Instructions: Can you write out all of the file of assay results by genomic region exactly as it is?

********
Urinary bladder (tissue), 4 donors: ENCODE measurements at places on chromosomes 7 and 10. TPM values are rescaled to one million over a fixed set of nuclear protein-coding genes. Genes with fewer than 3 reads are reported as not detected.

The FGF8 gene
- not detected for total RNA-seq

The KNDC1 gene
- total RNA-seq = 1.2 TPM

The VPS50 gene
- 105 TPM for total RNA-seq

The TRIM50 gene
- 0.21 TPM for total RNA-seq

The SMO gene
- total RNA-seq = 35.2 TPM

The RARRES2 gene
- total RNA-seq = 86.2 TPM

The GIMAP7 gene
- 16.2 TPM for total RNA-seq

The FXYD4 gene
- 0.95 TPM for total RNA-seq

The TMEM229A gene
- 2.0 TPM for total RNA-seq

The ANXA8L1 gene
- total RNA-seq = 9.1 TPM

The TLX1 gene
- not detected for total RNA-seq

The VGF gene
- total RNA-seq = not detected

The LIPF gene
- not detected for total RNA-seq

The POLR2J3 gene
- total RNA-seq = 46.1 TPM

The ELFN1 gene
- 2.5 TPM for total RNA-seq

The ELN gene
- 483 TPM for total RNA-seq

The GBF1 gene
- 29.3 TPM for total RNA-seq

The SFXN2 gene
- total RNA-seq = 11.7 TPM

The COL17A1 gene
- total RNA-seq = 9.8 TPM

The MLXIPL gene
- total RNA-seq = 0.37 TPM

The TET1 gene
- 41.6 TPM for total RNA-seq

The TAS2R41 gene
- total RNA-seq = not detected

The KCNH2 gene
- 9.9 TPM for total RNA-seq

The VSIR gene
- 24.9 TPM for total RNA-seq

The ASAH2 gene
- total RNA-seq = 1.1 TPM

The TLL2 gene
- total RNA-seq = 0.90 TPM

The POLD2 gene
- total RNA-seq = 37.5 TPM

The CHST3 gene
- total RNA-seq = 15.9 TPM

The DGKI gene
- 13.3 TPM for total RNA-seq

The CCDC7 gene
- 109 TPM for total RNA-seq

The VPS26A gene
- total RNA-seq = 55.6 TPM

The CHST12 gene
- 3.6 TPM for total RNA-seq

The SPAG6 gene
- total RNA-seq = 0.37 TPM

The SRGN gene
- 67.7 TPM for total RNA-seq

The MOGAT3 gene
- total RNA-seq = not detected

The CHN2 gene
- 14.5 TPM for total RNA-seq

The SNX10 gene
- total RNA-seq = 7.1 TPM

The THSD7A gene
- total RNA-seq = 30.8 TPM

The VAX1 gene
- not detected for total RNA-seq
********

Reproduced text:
Urinary bladder (tissue), 4 donors: ENCODE measurements at places on chromosomes 7 and 10. TPM values are rescaled to one million over a fixed set of nuclear protein-coding genes. Genes with fewer than 3 reads are reported as not detected.

The FGF8 gene
- not detected for total RNA-seq

The KNDC1 gene
- total RNA-seq = 1.2 TPM

The VPS50 gene
- 105 TPM for total RNA-seq

The TRIM50 gene
- 0.21 TPM for total RNA-seq

The SMO gene
- total RNA-seq = 35.2 TPM

The RARRES2 gene
- total RNA-seq = 86.2 TPM

The GIMAP7 gene
- 16.2 TPM for total RNA-seq

The FXYD4 gene
- 0.95 TPM for total RNA-seq

The TMEM229A gene
- 2.0 TPM for total RNA-seq

The ANXA8L1 gene
- total RNA-seq = 9.1 TPM

The TLX1 gene
- not detected for total RNA-seq

The VGF gene
- total RNA-seq = not detected

The LIPF gene
- not detected for total RNA-seq

The POLR2J3 gene
- total RNA-seq = 46.1 TPM

The ELFN1 gene
- 2.5 TPM for total RNA-seq

The ELN gene
- 483 TPM for total RNA-seq

The GBF1 gene
- 29.3 TPM for total RNA-seq

The SFXN2 gene
- total RNA-seq = 11.7 TPM

The COL17A1 gene
- total RNA-seq = 9.8 TPM

The MLXIPL gene
- total RNA-seq = 0.37 TPM

The TET1 gene
- 41.6 TPM for total RNA-seq

The TAS2R41 gene
- total RNA-seq = not detected

The KCNH2 gene
- 9.9 TPM for total RNA-seq

The VSIR gene
- 24.9 TPM for total RNA-seq

The ASAH2 gene
- total RNA-seq = 1.1 TPM

The TLL2 gene
- total RNA-seq = 0.90 TPM

The POLD2 gene
- total RNA-seq = 37.5 TPM

The CHST3 gene
- total RNA-seq = 15.9 TPM

The DGKI gene
- 13.3 TPM for total RNA-seq

The CCDC7 gene
- 109 TPM for total RNA-seq

The VPS26A gene
- total RNA-seq = 55.6 TPM

The CHST12 gene
- 3.6 TPM for total RNA-seq

The SPAG6 gene
- total RNA-seq = 0.37 TPM

The SRGN gene
- 67.7 TPM for total RNA-seq

The MOGAT3 gene
- total RNA-seq = not detected

The CHN2 gene
- 14.5 TPM for total RNA-seq

The SNX10 gene
- total RNA-seq = 7.1 TPM

The THSD7A gene
- total RNA-seq = 30.8 TPM

The VAX1 gene
- not detected for total RNA-seq